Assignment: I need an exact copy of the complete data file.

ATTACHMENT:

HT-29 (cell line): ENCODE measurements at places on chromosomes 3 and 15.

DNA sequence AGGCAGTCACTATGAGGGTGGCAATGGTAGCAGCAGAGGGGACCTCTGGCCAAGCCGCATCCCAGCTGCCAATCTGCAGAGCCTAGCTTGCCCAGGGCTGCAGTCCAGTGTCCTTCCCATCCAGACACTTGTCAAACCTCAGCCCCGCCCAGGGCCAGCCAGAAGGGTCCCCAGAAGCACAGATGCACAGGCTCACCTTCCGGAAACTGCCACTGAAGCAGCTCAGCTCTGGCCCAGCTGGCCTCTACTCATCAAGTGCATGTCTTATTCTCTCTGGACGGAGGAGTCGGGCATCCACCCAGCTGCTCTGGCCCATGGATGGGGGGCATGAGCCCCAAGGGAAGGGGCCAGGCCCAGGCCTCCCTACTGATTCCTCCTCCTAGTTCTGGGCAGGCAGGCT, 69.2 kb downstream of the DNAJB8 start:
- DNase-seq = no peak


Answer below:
HT-29 (cell line): ENCODE measurements at places on chromosomes 3 and 15.

DNA sequence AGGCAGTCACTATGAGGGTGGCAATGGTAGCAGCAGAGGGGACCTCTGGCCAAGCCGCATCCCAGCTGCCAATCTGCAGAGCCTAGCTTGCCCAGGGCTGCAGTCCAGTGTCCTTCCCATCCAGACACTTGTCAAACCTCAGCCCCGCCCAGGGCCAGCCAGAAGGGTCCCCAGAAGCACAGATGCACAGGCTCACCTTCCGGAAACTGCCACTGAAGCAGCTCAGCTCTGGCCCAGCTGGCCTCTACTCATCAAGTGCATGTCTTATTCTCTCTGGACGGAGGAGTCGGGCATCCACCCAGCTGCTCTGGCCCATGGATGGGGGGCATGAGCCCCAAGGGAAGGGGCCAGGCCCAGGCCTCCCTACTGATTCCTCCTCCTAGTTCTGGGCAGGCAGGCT, 69.2 kb downstream of the DNAJB8 start:
- DNase-seq = no peak